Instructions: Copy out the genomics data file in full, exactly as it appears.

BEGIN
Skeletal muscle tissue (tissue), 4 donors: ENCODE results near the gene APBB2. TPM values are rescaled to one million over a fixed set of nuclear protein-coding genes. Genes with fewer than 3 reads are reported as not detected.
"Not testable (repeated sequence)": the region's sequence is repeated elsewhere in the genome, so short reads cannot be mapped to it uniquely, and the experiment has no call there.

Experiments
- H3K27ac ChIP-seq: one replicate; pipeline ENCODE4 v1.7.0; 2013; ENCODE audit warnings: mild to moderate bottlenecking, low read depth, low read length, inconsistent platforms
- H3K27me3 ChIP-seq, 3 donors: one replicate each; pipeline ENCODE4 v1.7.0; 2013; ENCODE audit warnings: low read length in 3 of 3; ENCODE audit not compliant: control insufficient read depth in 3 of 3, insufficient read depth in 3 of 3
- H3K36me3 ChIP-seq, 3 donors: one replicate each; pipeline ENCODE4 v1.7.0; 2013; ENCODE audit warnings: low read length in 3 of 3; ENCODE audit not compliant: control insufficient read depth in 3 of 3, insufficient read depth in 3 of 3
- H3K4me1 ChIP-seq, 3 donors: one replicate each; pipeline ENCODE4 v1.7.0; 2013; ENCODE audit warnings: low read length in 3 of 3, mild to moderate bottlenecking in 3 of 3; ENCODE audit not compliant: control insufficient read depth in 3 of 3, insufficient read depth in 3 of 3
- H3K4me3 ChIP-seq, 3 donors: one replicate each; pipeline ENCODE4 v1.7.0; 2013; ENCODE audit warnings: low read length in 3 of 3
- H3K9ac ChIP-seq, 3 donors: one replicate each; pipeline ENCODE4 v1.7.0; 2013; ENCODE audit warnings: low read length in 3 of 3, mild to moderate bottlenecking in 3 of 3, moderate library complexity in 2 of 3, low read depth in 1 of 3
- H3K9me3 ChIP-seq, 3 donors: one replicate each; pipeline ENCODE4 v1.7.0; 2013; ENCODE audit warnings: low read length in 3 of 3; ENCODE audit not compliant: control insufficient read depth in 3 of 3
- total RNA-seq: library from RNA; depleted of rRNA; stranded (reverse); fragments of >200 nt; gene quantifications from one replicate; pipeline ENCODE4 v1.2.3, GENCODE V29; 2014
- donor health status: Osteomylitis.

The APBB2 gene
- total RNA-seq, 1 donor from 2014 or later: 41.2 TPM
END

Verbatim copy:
Skeletal muscle tissue (tissue), 4 donors: ENCODE results near the gene APBB2. TPM values are rescaled to one million over a fixed set of nuclear protein-coding genes. Genes with fewer than 3 reads are reported as not detected.
"Not testable (repeated sequence)": the region's sequence is repeated elsewhere in the genome, so short reads cannot be mapped to it uniquely, and the experiment has no call there.

Experiments
- H3K27ac ChIP-seq: one replicate; pipeline ENCODE4 v1.7.0; 2013; ENCODE audit warnings: mild to moderate bottlenecking, low read depth, low read length, inconsistent platforms
- H3K27me3 ChIP-seq, 3 donors: one replicate each; pipeline ENCODE4 v1.7.0; 2013; ENCODE audit warnings: low read length in 3 of 3; ENCODE audit not compliant: control insufficient read depth in 3 of 3, insufficient read depth in 3 of 3
- H3K36me3 ChIP-seq, 3 donors: one replicate each; pipeline ENCODE4 v1.7.0; 2013; ENCODE audit warnings: low read length in 3 of 3; ENCODE audit not compliant: control insufficient read depth in 3 of 3, insufficient read depth in 3 of 3
- H3K4me1 ChIP-seq, 3 donors: one replicate each; pipeline ENCODE4 v1.7.0; 2013; ENCODE audit warnings: low read length in 3 of 3, mild to moderate bottlenecking in 3 of 3; ENCODE audit not compliant: control insufficient read depth in 3 of 3, insufficient read depth in 3 of 3
- H3K4me3 ChIP-seq, 3 donors: one replicate each; pipeline ENCODE4 v1.7.0; 2013; ENCODE audit warnings: low read length in 3 of 3
- H3K9ac ChIP-seq, 3 donors: one replicate each; pipeline ENCODE4 v1.7.0; 2013; ENCODE audit warnings: low read length in 3 of 3, mild to moderate bottlenecking in 3 of 3, moderate library complexity in 2 of 3, low read depth in 1 of 3
- H3K9me3 ChIP-seq, 3 donors: one replicate each; pipeline ENCODE4 v1.7.0; 2013; ENCODE audit warnings: low read length in 3 of 3; ENCODE audit not compliant: control insufficient read depth in 3 of 3
- total RNA-seq: library from RNA; depleted of rRNA; stranded (reverse); fragments of >200 nt; gene quantifications from one replicate; pipeline ENCODE4 v1.2.3, GENCODE V29; 2014
- donor health status: Osteomylitis.

The APBB2 gene
- total RNA-seq, 1 donor from 2014 or later: 41.2 TPM